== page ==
Thursday, June 17, 2021

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Gardener’s Corner: Excessive heat and your garden

During excessively hot summer days it’s not only humans that can suffer from heat stress.  Your plants can suffer from heat stress as well, especially when there is an abrupt spike in the heat.  Excessive heat and sun can result in scorched twigs and leaves, slow plant growth, reduce germination of the seeds, and discolor fruit and leaves.  Excessive heat can also lead to the death of a plant.

With a little extra planning, your plants can survive the hot summer weather. There are a few steps you can take to help reduce heat stress in your plants. When it’s really hot, we perspire to cool down our body temperature.  In plants is transpiration.  Plant transpiration increases in hot weather.  So it’s important to keep yourself and your plants hydrated in hot weather.  Ideally, plants should be given a good watering prior to a predicted sudden heat spike to reduce the potential for heat stress.

Adding several inches of mulch around trees and plants will help the soil maintain moisture.  It also helps cool tree and plant roots.  Plus, there’s the added benefit of weed suppression!

Suspending shade cloth or some other fabric above the plants to provide them with shade during extreme heat.  And remember to try to stay in the shade if you must do a limited amount of yard work during extreme heat.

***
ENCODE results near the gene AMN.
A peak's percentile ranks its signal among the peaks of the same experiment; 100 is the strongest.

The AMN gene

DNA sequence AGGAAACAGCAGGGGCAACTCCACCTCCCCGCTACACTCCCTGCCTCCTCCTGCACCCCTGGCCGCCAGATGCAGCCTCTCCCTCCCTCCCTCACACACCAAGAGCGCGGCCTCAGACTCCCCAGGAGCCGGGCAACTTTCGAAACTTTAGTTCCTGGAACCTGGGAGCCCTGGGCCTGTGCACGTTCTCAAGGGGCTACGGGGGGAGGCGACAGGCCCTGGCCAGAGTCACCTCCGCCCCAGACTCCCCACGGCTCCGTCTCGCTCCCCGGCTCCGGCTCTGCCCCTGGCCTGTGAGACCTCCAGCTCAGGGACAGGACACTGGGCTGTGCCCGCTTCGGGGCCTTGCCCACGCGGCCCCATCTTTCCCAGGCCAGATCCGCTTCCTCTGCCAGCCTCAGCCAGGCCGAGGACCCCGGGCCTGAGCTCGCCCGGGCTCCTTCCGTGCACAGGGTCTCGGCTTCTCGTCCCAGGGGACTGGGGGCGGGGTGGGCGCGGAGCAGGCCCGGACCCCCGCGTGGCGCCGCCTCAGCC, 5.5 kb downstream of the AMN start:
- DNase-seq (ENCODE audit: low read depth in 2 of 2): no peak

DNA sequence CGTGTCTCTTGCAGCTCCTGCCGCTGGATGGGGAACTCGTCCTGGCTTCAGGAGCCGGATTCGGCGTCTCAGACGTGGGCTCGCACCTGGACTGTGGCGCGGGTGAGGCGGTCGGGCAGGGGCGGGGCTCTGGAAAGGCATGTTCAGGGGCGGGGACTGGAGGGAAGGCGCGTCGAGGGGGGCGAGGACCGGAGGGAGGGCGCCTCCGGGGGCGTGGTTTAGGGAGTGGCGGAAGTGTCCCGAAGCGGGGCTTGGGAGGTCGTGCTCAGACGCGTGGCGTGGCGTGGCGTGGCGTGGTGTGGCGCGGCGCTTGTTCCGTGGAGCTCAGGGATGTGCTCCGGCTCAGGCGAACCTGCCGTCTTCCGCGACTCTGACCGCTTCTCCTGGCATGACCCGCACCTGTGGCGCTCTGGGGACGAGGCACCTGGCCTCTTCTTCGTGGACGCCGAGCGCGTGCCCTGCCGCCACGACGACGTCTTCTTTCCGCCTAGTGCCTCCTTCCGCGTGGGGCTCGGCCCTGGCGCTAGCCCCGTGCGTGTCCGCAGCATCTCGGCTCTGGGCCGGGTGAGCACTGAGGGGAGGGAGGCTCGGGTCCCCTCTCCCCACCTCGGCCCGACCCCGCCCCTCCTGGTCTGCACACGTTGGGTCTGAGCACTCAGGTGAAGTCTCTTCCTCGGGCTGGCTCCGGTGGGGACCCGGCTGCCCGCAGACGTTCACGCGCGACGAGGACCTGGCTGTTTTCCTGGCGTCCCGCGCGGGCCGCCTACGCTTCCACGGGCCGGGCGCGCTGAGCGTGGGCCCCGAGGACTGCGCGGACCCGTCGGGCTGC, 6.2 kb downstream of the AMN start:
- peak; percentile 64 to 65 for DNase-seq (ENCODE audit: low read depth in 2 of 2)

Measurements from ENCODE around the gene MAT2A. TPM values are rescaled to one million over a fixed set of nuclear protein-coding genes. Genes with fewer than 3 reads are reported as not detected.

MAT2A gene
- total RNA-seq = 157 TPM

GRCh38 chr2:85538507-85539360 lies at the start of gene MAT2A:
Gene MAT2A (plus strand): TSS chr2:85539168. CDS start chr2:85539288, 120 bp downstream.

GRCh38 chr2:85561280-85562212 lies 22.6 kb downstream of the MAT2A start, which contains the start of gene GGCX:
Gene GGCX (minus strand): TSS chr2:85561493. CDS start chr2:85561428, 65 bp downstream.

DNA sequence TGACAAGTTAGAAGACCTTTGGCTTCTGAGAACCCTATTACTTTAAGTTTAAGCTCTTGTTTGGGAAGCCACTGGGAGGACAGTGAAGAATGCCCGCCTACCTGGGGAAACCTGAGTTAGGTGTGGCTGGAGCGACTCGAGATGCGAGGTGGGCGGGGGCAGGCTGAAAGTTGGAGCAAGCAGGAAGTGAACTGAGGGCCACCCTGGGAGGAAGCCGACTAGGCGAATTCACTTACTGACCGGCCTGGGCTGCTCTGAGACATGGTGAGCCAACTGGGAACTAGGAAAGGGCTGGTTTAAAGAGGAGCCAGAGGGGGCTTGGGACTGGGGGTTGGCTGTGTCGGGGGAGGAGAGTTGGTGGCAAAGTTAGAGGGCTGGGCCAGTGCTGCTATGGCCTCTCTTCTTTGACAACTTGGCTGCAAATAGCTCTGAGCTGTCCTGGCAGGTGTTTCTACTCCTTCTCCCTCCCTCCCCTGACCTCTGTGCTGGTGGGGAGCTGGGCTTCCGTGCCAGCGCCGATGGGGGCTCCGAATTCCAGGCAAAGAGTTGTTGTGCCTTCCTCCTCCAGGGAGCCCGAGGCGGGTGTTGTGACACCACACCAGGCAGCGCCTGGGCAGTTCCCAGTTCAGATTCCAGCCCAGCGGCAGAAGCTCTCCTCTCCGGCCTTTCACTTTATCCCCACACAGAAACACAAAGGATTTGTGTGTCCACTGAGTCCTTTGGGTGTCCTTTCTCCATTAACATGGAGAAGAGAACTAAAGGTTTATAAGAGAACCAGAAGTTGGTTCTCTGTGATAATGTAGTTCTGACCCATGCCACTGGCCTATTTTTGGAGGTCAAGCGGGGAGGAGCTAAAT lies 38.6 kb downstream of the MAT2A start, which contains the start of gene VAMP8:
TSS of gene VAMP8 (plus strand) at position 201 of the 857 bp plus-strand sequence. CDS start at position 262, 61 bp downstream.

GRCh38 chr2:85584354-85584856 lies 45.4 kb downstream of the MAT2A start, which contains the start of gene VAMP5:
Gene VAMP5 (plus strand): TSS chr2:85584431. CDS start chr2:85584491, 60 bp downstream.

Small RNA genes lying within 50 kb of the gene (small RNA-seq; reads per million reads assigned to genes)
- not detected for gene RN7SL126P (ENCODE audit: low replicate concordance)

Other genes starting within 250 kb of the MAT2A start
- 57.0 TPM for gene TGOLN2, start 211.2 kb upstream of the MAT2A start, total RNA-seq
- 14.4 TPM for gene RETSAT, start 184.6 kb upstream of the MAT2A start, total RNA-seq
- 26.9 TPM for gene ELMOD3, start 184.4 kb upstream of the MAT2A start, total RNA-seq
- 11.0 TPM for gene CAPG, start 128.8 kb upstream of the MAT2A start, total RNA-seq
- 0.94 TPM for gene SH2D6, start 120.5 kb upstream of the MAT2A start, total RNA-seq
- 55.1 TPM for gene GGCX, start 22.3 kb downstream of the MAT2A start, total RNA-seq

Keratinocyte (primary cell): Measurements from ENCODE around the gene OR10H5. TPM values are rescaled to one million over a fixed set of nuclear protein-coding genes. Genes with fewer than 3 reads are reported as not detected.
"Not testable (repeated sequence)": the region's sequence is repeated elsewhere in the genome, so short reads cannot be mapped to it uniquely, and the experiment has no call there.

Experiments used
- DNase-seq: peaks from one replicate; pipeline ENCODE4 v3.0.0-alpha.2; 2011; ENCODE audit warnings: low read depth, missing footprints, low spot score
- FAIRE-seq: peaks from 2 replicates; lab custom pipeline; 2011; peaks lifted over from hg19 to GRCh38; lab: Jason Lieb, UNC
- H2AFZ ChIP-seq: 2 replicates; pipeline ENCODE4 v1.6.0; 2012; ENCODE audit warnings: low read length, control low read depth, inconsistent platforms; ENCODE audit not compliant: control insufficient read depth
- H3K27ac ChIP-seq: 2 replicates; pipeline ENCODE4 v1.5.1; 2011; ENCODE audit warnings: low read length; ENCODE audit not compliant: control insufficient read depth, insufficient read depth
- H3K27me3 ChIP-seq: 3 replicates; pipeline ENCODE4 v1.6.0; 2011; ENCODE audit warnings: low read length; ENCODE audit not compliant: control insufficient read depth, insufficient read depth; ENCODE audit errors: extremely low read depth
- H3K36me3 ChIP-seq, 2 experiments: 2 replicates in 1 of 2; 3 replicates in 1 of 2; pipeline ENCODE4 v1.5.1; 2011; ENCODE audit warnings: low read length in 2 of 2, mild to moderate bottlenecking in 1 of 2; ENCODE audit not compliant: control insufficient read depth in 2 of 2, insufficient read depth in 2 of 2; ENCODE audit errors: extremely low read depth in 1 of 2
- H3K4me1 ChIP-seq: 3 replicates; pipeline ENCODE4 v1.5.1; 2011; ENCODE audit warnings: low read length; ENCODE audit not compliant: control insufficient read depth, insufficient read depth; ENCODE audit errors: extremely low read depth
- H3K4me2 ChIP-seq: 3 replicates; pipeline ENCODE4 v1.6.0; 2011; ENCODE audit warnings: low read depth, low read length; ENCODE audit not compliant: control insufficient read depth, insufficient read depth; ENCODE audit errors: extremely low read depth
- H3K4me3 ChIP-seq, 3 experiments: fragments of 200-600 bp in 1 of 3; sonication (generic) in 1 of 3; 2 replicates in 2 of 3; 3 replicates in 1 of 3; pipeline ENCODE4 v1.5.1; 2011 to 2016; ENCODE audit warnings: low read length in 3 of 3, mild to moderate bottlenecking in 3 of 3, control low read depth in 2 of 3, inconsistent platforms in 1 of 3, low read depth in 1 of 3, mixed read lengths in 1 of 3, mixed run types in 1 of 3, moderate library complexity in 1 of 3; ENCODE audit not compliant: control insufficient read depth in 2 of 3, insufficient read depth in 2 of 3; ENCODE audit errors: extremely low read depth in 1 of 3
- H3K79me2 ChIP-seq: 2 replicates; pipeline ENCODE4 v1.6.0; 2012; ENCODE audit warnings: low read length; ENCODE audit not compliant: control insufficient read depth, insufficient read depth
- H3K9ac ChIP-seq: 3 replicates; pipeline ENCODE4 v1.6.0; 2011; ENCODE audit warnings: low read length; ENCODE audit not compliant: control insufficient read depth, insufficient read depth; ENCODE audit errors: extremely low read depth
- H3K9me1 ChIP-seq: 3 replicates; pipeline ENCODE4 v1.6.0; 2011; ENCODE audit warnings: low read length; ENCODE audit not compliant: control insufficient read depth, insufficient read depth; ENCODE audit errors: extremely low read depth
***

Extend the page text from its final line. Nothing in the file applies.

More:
Don’t fertilize plants or trees during hot weather. Fertilizers increase the plant’s growth. An increase in growth means an increase in water and nutrient needs. Plants have a hard time pumping water to all parts of the plant during the heat.

Water trees deeply and frequently. You want to consider the roots below the ground and encourage a network of deep roots.

Wait to introduce new plants or trees until the fall. Timing is everything. New plants, have smaller root systems than mature plants and need time to develop.

A good general rule of thumb is during extreme heat, take precautions to protect both yourself and your plants from heat stress!

For more gardening information go to: cecolusa.ucanr.edu §

 

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